Black in Armenia
“Where are you from?”
“No, like where are you really from?”
“What’s your nationality?”
“I mean where are your parents and grandparents from?”
Maya Killingsworth, 26-year-old Peace Corps Volunteer in Armenia, recalls the countless interactions with Armenian host country nationals, in which the preceding dialogue has taken place, concerning her ancestry and heritage. The concept of national identity and its preservation is of utmost importance for Armenians, which is mostly because of the slaughter of millions of Armenians in 1915, during World War I. As a result of this, Armenians scattered throughout the world and many Armenian diaspora communities around the world came into being.
So even though for the Armenian people there is usually no distinction between race, ethnicity and nationality, these questions usually cause this common and confusing miscommunication. Maya has chosen to take these challenging discussions and turn them into teachable moments and positive interactions, allowing her to talk to the Armenian people about her history and the many similarities that exist between the two. This creates understanding and empathy, and dismantles the common misconception that America lacks diversity.
Imagine a young African American woman walking through the streets of Armenia, a country that is 98.1% homogeneous. “I was automatically ‘exotified.’ It felt like I was being looked at as a spectacle – not as a human being,” says Maya. “Even now people stare at me and take pictures of me left and right. It is very jarring for me. Although my school prepared students for my arrival, there were some students in my English clubs who were asking me why I wasn’t white, and how I can be American if I am not white.”
When Maya began her service, she realized that it would not be a piece of cake, and this new blank page of her life was going to be covered by obstacles. Nonetheless, Maya embarked on this journey, and soon witnessed the daily struggle of her fellow Black volunteers. In response, Maya and her friend Jacqueline Grant created A.C.T. (African-Americans Challenging Traditions), which aims to give voice to African-American experiences and perspectives.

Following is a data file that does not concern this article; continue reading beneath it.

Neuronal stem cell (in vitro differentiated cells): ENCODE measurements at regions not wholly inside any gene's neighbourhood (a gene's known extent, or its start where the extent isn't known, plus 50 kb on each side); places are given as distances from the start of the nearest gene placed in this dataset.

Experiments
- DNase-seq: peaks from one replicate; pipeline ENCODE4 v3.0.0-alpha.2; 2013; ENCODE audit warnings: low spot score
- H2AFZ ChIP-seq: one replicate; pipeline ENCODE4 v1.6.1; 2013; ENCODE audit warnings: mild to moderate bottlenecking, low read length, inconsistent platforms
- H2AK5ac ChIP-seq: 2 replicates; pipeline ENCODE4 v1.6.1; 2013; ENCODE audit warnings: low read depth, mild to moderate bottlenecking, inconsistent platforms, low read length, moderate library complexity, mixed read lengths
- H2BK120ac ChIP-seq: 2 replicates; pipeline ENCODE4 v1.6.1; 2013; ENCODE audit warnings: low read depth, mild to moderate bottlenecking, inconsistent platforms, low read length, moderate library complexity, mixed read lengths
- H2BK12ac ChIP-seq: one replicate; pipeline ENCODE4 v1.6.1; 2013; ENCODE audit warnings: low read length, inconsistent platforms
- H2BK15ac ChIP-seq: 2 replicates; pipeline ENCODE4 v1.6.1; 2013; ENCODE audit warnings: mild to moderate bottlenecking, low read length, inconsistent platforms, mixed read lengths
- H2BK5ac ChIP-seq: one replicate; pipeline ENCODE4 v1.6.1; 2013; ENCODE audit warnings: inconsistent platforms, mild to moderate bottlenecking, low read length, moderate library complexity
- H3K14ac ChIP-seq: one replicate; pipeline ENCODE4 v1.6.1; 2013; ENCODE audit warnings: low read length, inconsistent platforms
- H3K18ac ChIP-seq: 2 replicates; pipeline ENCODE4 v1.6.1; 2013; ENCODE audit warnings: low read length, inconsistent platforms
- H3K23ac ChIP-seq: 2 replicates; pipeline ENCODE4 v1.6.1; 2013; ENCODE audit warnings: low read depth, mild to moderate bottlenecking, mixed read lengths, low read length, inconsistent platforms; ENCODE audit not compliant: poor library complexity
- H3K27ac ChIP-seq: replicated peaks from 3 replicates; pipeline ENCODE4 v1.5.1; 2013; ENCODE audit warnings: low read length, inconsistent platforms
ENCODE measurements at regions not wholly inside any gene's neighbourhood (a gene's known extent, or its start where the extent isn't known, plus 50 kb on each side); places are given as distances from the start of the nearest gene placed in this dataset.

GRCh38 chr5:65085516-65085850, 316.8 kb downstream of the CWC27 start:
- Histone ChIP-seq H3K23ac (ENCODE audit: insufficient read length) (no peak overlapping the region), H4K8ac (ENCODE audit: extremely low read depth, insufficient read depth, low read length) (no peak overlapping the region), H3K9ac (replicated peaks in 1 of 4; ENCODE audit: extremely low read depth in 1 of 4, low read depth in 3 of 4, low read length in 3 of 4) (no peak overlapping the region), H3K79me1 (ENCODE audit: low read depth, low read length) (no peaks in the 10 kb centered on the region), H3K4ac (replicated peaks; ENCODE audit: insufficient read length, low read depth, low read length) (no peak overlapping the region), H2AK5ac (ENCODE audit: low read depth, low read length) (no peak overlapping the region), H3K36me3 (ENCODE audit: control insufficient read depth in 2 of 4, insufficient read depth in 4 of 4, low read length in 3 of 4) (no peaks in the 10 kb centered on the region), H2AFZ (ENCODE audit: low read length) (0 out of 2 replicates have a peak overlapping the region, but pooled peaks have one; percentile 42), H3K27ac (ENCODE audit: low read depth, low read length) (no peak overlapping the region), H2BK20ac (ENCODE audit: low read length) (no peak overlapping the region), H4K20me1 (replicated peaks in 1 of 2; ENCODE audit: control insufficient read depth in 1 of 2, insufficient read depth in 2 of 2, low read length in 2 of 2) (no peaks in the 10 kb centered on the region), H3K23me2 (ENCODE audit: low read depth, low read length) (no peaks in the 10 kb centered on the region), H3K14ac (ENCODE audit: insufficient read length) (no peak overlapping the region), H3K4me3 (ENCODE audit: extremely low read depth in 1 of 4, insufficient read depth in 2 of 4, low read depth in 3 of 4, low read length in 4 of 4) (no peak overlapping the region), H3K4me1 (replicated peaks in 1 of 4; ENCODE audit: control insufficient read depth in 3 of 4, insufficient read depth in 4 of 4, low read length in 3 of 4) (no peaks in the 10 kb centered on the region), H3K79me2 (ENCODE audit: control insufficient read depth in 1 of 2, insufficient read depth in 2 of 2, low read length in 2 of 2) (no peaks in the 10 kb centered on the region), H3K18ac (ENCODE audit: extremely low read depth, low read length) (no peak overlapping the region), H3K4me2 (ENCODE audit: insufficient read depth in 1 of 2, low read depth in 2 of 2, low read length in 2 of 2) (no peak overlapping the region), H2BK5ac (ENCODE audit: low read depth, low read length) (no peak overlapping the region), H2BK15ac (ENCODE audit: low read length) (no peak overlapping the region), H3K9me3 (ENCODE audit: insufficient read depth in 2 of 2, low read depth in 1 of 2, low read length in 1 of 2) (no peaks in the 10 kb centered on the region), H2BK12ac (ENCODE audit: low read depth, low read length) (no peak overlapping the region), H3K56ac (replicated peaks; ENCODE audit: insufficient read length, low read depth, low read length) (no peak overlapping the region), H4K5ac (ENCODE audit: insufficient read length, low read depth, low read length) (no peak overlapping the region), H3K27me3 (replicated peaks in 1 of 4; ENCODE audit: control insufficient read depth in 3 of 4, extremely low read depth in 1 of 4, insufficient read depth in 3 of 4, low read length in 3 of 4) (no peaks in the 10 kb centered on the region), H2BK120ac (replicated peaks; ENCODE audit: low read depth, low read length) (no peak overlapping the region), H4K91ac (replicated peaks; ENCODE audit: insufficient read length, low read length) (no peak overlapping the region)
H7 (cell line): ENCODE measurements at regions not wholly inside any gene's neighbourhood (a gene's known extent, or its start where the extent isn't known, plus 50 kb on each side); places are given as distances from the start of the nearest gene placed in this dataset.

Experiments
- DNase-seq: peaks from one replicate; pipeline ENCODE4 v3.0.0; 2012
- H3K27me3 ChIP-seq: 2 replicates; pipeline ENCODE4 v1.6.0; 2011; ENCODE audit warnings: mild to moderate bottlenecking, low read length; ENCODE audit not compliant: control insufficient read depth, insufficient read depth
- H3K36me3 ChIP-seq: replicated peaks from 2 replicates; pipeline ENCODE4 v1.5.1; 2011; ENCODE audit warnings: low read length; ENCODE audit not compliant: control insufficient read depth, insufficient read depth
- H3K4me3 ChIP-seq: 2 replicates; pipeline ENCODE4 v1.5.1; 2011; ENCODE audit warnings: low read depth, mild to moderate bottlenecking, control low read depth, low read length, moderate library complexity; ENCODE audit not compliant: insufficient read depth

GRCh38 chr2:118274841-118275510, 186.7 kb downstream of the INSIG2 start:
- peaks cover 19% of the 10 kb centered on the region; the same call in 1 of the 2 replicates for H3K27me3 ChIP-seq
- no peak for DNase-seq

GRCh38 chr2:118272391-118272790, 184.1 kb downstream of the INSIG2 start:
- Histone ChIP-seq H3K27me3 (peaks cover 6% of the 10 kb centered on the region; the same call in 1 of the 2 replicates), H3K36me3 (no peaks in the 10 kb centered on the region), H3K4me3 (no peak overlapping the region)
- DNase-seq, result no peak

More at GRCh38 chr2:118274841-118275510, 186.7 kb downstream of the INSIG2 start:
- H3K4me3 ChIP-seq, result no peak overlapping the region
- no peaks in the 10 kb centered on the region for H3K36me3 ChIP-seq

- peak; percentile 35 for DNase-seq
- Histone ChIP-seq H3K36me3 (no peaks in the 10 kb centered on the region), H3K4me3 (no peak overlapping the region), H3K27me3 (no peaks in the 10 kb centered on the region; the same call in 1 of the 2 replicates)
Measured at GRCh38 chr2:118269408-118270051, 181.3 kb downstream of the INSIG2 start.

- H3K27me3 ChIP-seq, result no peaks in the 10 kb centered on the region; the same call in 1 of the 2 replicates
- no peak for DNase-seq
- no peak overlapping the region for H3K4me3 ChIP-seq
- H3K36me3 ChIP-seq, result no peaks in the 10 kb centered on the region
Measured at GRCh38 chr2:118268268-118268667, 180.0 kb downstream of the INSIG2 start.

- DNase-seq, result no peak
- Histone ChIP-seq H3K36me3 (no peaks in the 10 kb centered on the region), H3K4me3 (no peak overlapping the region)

“We started working on trainings, educational tools and curriculum that teaches Armenians about the diversity that exists in America, about our struggle in America and how that translates into our experiences as volunteers in Armenia,” she says. Along with fellow Peace Corps Volunteer, Alicia Easley, Maya led a discussion series in Yerevan, entitled “Black in Armenia: Bridging the Gap,” which discussed topics such as identity, race, stereotypes, cultural appropriation, and Black history. A.C.T. plans to spread these discussions to other regions throughout Armenia in order to contribute to the creation of a more pleasant and open environment for all foreigners.
With all its ups and down, Maya’s Armenian experience continues to be a valuable lesson that she uses to persevere through ongoing challenges. “Being here in Armenia has allowed me to recognize and acknowledge how similar Armenian and African American cultures are, because of our shared histories. It has also allowed me to live out those similarities in a way that I’d never have been able to in America; it’s allowed me to get in touch more with my ancestry and my roots. Without Armenia, my host families, or the Armenian community, I would not have been able to recognize these cultural and historical similarities. Armenia has allowed me to grow and find myself in ways that I didn’t know were possible” says Maya.
It is hard to fight against reinforced perceptions and years of education with textbooks that teach children to use the “n” word while addressing African Americans. But not for Maya; she’s determined to win both the battle and the war. “Every day I am not just fighting for African-American rights, but my own rights, and I’ll never get tired of that or consider giving up. I hope to dismantle these misconceptions and stereotypes of my people, our history and our culture through positive interactions and impactful discussions,” concludes Maya.
Sipping her Armenian coffee, which is now her favorite, Maya looks out of the window and smiles to passersby who give her the “what are you doing here” look. To these people, Maya has only one thing to say, “our histories, cultures and traditions, are more alike than they are different, but it is our differences that create this common thread, and ultimately unites us.”
- Gayane Aghabalyan
A.C.T. Flex Alumni Leader